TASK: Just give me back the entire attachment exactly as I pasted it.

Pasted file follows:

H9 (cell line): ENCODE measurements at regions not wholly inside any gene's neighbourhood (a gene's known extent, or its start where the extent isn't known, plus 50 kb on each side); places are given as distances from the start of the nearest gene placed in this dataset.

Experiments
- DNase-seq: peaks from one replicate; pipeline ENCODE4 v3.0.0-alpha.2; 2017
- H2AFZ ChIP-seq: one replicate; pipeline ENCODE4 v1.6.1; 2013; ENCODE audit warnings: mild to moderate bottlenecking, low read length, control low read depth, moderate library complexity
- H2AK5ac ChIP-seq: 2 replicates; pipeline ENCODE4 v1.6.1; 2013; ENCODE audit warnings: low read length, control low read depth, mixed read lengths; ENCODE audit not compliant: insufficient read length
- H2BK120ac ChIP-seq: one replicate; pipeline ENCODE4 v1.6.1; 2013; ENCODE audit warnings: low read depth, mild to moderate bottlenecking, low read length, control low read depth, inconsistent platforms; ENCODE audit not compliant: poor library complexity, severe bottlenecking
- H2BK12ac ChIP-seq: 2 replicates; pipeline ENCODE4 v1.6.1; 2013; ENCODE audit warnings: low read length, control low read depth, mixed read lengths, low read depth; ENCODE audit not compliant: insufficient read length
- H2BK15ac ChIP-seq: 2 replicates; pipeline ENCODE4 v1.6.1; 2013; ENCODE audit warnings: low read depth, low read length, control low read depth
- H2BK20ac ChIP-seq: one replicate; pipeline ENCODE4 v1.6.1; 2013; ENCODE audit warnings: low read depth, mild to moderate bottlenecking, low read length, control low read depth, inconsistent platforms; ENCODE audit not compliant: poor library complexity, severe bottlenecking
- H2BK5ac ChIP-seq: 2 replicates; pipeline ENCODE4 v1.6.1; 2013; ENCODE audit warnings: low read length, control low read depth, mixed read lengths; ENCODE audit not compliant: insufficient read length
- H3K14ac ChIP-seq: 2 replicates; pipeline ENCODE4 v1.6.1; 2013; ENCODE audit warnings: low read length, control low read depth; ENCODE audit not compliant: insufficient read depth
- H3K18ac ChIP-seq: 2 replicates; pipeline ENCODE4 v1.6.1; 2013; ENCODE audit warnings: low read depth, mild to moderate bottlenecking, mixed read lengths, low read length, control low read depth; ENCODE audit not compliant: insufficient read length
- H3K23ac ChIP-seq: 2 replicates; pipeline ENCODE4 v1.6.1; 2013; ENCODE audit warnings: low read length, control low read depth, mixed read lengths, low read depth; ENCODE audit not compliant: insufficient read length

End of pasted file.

H9 (cell line): ENCODE measurements at regions not wholly inside any gene's neighbourhood (a gene's known extent, or its start where the extent isn't known, plus 50 kb on each side); places are given as distances from the start of the nearest gene placed in this dataset.

Experiments
- DNase-seq: peaks from one replicate; pipeline ENCODE4 v3.0.0-alpha.2; 2017
- H2AFZ ChIP-seq: one replicate; pipeline ENCODE4 v1.6.1; 2013; ENCODE audit warnings: mild to moderate bottlenecking, low read length, control low read depth, moderate library complexity
- H2AK5ac ChIP-seq: 2 replicates; pipeline ENCODE4 v1.6.1; 2013; ENCODE audit warnings: low read length, control low read depth, mixed read lengths; ENCODE audit not compliant: insufficient read length
- H2BK120ac ChIP-seq: one replicate; pipeline ENCODE4 v1.6.1; 2013; ENCODE audit warnings: low read depth, mild to moderate bottlenecking, low read length, control low read depth, inconsistent platforms; ENCODE audit not compliant: poor library complexity, severe bottlenecking
- H2BK12ac ChIP-seq: 2 replicates; pipeline ENCODE4 v1.6.1; 2013; ENCODE audit warnings: low read length, control low read depth, mixed read lengths, low read depth; ENCODE audit not compliant: insufficient read length
- H2BK15ac ChIP-seq: 2 replicates; pipeline ENCODE4 v1.6.1; 2013; ENCODE audit warnings: low read depth, low read length, control low read depth
- H2BK20ac ChIP-seq: one replicate; pipeline ENCODE4 v1.6.1; 2013; ENCODE audit warnings: low read depth, mild to moderate bottlenecking, low read length, control low read depth, inconsistent platforms; ENCODE audit not compliant: poor library complexity, severe bottlenecking
- H2BK5ac ChIP-seq: 2 replicates; pipeline ENCODE4 v1.6.1; 2013; ENCODE audit warnings: low read length, control low read depth, mixed read lengths; ENCODE audit not compliant: insufficient read length
- H3K14ac ChIP-seq: 2 replicates; pipeline ENCODE4 v1.6.1; 2013; ENCODE audit warnings: low read length, control low read depth; ENCODE audit not compliant: insufficient read depth
- H3K18ac ChIP-seq: 2 replicates; pipeline ENCODE4 v1.6.1; 2013; ENCODE audit warnings: low read depth, mild to moderate bottlenecking, mixed read lengths, low read length, control low read depth; ENCODE audit not compliant: insufficient read length
- H3K23ac ChIP-seq: 2 replicates; pipeline ENCODE4 v1.6.1; 2013; ENCODE audit warnings: low read length, control low read depth, mixed read lengths, low read depth; ENCODE audit not compliant: insufficient read length